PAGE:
> 
> Step 2. The user selects the certificate and clicks the submit button.
> If the user does not provide a certificate, GOTO Step 0.
> 
> Step 3. Using TLS, the server verifies that the public key found in the certificate matches the user's private key. If the keys do not match, (print an error maybe) GOTO Step 0.
> 
> Step 4. The server verifies the validity date of the certificate. If the certificate has expired, GOTO Step 0.
> 
> Step 5. The server extracts any URI found in the certificate's subjectAltName field, ignoring everything else (like email, etc.). If no URIs are found, (print an error maybe) GOTO Step 0.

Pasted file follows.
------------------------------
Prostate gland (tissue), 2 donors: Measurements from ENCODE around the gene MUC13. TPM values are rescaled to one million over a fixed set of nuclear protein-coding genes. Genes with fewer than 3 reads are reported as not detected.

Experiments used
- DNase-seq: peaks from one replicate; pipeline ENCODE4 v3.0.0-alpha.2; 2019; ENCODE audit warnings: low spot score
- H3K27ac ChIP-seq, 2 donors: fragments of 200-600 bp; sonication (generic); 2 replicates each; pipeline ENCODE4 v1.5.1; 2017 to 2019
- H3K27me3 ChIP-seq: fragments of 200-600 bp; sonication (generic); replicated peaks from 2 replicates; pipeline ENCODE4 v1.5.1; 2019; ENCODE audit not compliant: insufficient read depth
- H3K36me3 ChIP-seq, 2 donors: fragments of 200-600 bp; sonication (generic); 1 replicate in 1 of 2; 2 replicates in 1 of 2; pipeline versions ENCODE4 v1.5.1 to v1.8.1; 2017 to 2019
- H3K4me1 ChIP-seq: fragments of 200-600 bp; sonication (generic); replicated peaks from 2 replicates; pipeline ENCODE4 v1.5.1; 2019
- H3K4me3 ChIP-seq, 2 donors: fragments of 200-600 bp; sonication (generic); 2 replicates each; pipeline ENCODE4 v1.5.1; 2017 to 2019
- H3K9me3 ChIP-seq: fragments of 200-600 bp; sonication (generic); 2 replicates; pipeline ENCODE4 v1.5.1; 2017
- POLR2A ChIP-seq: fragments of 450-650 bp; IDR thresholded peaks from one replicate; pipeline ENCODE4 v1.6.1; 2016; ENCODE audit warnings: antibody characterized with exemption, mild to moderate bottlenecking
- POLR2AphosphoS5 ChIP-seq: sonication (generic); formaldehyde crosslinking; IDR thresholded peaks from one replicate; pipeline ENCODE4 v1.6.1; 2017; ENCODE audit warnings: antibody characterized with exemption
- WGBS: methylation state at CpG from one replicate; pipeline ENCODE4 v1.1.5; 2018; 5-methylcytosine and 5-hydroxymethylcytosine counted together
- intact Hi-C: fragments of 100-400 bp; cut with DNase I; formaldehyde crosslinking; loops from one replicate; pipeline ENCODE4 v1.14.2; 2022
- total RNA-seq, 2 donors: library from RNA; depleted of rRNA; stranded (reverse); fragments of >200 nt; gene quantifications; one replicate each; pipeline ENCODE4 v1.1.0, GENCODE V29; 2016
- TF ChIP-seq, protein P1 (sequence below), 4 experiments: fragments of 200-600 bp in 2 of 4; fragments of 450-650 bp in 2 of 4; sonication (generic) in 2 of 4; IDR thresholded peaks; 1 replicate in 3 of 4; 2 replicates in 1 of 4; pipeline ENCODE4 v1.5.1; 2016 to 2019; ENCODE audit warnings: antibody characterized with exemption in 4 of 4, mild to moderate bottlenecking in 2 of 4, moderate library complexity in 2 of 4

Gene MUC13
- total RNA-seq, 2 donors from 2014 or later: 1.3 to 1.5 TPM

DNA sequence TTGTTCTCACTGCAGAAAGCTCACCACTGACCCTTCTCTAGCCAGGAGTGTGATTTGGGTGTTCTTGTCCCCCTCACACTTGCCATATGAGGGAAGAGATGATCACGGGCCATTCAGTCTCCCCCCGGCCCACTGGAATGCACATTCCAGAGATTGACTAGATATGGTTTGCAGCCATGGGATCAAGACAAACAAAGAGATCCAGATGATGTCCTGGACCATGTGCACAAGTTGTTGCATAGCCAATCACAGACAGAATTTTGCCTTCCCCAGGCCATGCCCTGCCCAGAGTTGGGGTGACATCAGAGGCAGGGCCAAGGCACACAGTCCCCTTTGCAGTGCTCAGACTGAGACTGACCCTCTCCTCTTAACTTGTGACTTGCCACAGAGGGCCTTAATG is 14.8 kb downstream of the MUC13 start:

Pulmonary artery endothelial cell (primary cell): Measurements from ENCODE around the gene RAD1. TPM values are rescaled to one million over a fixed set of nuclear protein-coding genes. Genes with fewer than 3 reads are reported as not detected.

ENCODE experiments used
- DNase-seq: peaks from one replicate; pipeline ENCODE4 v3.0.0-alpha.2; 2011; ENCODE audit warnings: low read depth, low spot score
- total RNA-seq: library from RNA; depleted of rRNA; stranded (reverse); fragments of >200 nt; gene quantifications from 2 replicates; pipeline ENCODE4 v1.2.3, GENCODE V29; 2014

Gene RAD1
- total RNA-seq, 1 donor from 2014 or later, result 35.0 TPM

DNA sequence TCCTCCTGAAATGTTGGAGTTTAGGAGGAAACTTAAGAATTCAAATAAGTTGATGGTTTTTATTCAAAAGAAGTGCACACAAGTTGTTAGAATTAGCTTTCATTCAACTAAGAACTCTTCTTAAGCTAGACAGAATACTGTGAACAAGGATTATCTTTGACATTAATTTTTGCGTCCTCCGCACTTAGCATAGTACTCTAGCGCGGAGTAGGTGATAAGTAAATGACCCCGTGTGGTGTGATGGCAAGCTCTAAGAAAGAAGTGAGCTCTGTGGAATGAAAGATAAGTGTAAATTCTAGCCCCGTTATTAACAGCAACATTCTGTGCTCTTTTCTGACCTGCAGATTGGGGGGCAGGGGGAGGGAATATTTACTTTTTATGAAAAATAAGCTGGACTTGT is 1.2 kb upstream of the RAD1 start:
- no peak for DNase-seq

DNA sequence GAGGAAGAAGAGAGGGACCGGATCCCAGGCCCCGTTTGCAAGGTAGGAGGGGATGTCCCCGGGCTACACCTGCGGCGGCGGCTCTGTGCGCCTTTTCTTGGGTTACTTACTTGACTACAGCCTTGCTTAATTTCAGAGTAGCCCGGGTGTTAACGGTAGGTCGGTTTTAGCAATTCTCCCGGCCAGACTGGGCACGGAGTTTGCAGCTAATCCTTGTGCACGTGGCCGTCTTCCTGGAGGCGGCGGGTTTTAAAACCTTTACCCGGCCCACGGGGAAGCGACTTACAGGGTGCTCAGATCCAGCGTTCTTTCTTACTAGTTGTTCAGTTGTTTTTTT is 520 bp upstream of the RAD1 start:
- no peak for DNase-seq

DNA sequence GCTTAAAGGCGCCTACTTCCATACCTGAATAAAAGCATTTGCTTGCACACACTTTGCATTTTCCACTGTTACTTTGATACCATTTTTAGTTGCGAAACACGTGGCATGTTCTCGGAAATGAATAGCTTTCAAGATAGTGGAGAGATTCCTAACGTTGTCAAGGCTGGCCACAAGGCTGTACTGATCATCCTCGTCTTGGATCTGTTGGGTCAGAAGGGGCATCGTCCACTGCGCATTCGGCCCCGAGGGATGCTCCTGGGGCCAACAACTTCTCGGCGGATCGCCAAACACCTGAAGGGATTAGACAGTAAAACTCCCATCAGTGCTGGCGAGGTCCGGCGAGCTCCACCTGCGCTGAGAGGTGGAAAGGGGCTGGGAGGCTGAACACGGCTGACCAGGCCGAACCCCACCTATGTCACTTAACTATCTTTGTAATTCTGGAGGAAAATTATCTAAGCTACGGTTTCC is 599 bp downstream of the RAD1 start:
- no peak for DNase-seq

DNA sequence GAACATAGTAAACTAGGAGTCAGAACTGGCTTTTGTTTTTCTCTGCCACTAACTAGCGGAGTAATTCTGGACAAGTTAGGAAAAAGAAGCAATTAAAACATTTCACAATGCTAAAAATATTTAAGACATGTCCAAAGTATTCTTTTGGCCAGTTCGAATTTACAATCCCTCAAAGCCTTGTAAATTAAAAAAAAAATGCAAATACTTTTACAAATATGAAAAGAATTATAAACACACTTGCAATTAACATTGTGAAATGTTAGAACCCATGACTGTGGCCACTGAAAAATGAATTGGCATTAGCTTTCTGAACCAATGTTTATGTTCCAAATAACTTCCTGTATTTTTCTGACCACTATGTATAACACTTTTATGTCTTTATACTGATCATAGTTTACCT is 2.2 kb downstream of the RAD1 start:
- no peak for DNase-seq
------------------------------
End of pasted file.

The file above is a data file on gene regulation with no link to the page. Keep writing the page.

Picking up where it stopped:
> 
> Step 6. For each URI found, the server fetches and parses the profile file located at that particular URI, looking for resources pointing to a public key (i.e. rsa#RSAPublicKey?). If no resources are found, (print an error maybe) GOTO Step 0.
> 
> Step 7. If a public key resource is found, the server will try to check if the contents of "cert:identity" match the WebID's owner. If no match is found for any URI, then GOTO Step 0.
> 
> Step 8. If the identity matches the WebID, the server will try to match the WebID's modulus and exponent values to the ones provided by the user's certificate. It is possible to have multiple modulus values (belonging to several keys) therefore the server should cycle through all of them. If no match is found for any modulus/exponent of any URI, GOTO Step 0.
> 
> Step 9. If the modulus values match, the client is authenticated.
> 
> ---------------
> 
> Andrei
> 
> 
> 
> 
> 

Social Web Architect
http://bblfish.net/
Received on Tuesday, 12 April 2011 16:34:13 UTC